Peeping Landlord Trial Underway

By Erin Jordan, Reporter

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By Larry Burkum

IOWA CITY, Iowa -- An Iowa City landlord admitted to police that he spied on at least four female tenants through peepholes he installed in their bathrooms, according to prosecutors.

District Associate Court Judge Stephen Gerard heard the case Tuesday against Elwyn G. Miller, 64, charged with 11 counts of invasion of privacy involving nudity based on allegations he spied on tenants from Aug. 1 to Oct. 31, 2012.

“I feel more violated because I trusted our landlord,” said Saba Hafeez, one of eight current or former University of Iowa students who testified against Miller Tuesday.

Hafeez and her boyfriend, Tyson Sanchez, were living on the top floor of 639 S. Lucas St. in fall 2012.

Their neighbor, Linsie Mairet, called 911 on Oct. 31, 2012, when she heard movement in the ceiling while she was showering, she testified. Cotton balls she had stuck into a hole by her ceiling exhaust fan were gone. Mairet hopped out of the shower, threw on some clothes and looked out out into the apartment hallway, where she saw Miller coming down the ladder to the attic.

Iowa City Police Detective Andrew Rich went into the attic and found four identical holes into top-floor bathrooms, he testified. Rich could see paths in the attic insulation leading from the attic entrance to the holes.

Rich and Officer Kevin Bailey later questioned Miller about the holes. Hafeez overheard the conversation in the apartment hallway.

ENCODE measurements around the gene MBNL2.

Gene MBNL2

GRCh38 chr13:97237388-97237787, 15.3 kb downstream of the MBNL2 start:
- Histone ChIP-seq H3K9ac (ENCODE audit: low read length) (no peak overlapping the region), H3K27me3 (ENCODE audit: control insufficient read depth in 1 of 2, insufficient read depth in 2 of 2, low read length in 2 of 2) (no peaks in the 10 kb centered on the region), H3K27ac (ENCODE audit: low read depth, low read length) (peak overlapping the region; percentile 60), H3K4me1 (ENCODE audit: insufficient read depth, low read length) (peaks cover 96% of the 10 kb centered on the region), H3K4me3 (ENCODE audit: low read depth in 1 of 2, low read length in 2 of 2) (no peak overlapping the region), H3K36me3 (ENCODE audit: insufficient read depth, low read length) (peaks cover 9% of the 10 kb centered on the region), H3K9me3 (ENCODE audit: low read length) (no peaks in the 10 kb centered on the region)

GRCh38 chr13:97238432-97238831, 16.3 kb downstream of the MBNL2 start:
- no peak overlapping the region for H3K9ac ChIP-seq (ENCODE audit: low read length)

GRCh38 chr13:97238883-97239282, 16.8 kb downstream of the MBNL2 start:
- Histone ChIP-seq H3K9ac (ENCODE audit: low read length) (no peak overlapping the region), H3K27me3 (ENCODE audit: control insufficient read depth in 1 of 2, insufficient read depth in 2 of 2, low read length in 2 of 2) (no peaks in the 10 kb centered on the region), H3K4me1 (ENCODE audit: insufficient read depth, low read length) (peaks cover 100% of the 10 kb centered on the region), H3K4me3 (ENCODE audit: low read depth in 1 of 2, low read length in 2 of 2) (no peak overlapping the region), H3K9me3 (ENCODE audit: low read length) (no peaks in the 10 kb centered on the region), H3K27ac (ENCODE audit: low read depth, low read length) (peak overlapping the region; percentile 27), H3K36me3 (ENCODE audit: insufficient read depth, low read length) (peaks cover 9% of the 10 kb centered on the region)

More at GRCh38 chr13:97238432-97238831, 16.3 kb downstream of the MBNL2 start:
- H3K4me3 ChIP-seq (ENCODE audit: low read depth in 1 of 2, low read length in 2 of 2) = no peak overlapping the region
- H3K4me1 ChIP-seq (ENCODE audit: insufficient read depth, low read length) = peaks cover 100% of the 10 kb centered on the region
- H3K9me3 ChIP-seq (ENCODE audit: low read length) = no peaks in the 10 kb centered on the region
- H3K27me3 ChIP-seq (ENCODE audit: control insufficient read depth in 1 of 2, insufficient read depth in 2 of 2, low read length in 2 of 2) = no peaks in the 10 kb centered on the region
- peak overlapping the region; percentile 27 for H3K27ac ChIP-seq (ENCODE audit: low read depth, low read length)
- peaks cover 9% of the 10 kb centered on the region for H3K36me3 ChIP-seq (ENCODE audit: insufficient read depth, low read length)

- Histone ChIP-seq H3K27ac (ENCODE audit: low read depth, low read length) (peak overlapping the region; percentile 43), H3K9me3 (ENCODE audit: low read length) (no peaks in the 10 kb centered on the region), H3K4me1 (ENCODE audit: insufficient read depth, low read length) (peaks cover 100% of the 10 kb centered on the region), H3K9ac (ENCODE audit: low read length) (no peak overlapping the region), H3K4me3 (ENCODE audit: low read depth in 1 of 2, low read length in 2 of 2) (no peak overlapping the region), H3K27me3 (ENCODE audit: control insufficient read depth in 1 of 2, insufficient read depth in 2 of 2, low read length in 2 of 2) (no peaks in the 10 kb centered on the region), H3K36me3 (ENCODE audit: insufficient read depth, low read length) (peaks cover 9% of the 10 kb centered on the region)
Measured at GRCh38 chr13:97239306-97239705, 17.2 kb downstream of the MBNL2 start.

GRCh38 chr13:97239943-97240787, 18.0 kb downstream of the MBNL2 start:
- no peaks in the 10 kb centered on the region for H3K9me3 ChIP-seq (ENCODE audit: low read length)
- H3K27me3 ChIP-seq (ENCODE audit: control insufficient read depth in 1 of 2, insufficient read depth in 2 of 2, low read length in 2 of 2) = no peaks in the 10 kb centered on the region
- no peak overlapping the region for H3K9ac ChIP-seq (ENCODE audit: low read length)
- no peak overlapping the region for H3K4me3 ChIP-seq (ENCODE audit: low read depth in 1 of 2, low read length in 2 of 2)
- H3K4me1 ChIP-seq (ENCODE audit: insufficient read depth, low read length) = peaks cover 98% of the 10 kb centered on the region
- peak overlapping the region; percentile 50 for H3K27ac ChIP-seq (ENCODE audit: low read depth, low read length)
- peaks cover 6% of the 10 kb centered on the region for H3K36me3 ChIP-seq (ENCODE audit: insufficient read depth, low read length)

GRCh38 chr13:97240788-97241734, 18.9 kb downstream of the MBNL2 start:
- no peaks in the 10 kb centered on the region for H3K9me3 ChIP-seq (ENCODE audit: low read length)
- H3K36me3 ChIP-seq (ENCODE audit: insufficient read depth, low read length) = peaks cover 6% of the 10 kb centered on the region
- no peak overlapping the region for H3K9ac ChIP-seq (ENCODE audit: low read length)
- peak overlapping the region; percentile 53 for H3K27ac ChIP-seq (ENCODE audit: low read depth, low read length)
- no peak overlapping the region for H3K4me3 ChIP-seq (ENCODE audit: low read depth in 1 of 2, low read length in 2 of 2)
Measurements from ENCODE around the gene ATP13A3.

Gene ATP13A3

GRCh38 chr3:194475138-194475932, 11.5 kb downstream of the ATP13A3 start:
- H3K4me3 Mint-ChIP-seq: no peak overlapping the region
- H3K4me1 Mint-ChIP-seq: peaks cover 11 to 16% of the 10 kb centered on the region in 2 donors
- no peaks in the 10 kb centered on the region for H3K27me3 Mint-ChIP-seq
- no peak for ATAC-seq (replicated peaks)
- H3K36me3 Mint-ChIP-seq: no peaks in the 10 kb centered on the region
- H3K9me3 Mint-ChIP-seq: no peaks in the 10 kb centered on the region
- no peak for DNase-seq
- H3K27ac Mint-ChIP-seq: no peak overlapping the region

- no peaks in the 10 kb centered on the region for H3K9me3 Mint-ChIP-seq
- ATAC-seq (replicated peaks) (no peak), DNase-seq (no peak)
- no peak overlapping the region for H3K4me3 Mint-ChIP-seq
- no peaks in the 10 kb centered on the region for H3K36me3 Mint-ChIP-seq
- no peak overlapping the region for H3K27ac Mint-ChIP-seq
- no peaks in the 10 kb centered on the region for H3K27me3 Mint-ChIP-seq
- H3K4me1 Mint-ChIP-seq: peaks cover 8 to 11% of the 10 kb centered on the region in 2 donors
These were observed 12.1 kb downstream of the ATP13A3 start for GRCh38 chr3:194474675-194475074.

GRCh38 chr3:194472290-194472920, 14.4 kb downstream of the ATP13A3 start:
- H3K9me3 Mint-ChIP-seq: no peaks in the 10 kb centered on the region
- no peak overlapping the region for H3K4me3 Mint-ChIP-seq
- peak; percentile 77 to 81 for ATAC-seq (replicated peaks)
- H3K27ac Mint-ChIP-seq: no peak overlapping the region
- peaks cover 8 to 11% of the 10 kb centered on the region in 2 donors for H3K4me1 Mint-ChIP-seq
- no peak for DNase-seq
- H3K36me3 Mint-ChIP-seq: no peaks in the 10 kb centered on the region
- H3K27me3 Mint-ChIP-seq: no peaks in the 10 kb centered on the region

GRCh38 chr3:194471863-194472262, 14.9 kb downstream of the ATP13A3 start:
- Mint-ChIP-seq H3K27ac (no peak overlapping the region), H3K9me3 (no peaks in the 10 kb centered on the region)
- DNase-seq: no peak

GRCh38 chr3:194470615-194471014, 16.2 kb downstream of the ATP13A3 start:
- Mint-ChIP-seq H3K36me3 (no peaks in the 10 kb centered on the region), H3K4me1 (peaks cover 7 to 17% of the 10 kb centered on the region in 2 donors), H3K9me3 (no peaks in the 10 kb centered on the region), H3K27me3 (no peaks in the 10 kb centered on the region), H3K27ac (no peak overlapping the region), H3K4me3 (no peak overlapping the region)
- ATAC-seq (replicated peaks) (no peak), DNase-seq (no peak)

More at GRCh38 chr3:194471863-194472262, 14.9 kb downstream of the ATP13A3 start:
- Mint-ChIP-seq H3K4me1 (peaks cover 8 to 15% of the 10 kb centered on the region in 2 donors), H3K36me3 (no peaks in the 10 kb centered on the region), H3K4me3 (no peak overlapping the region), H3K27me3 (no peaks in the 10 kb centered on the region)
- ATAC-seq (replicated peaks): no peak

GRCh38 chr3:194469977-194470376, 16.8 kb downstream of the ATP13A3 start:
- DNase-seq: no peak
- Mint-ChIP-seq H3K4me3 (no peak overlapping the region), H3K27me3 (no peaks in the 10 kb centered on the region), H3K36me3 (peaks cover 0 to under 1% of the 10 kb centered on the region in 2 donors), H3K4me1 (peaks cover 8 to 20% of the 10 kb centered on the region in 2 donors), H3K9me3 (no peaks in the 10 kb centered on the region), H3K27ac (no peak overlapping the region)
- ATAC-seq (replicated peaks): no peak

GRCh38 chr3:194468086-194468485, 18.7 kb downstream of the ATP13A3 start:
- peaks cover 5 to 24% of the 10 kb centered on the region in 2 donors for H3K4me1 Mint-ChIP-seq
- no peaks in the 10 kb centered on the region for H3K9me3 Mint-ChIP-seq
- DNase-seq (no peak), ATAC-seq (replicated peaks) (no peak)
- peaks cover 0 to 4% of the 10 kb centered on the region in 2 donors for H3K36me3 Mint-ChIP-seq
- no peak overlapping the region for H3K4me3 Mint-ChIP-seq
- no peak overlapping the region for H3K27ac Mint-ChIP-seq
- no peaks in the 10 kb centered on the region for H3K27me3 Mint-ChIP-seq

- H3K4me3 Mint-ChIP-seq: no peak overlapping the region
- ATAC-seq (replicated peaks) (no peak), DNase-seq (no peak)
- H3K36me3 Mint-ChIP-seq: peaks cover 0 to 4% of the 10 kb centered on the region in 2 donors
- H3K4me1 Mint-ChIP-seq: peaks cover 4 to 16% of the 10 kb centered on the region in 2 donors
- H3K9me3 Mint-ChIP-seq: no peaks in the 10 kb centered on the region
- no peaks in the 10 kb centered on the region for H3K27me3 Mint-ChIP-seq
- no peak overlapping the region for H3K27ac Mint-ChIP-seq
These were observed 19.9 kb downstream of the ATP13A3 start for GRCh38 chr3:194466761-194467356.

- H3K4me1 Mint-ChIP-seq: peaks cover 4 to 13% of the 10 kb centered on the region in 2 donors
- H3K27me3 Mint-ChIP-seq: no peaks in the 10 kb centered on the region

“They asked him if he had seen each of the girl tenants in the top floor shower,” Hafeez said. “He said yes to each of them. I heard him admit to seeing me in the shower before.”

Miller’s attorney, Mark Brown, did not call any witnesses and declined a closing argument. But he asked Gerard to dismiss the charges against his client, saying Assistant Johnson County Attorney Anne Lahey failed to prove several elements of the invasion of privacy case.

“After hearing roughly 10 witnesses, we believe there is not one witness that came into this courtroom with any first-hand observation or knowledge of arousal of this defendant,” Brown said.

He said Lahey must prove not only that Miller looked through the holes, but that the alleged victims were at least partially nude and that Miller did it for sexual gratification.

Lahey said Miller’s interview with police, submitted to the court on DVD, proves the arousal. “On that tape, he says he likes to look at women, young women,” Lahey said. “He saw an opportunity and took it.”

Brown also grilled several witnesses about civil lawsuits they’ve filed against Miller.

“Why would you sue the defendant?” Brown asked Ruth Lapointe, who also lived on the top level of 639 S. Lucas St.

“I wanted something from him and that something has to be money,” Lapointe said.

Her father, Joseph Lapointe, a Mason City attorney, has filed a lawsuit against Miller on behalf of his daughter and two other alleged victims.

A second lawsuit was filed by Jane Doe. The Lapointe trial is set for October 2014.

Miller waived his right to a jury trial Monday, so the case will be decided by Gerard. The judge accepted the evidence, including about 50 photographs and court precedents provided by Brown. Gerard did not say when he would rule on the case.

Invasion of privacy is a serious misdemeanor punishable by up to one year in jail and a fine of $1,500.
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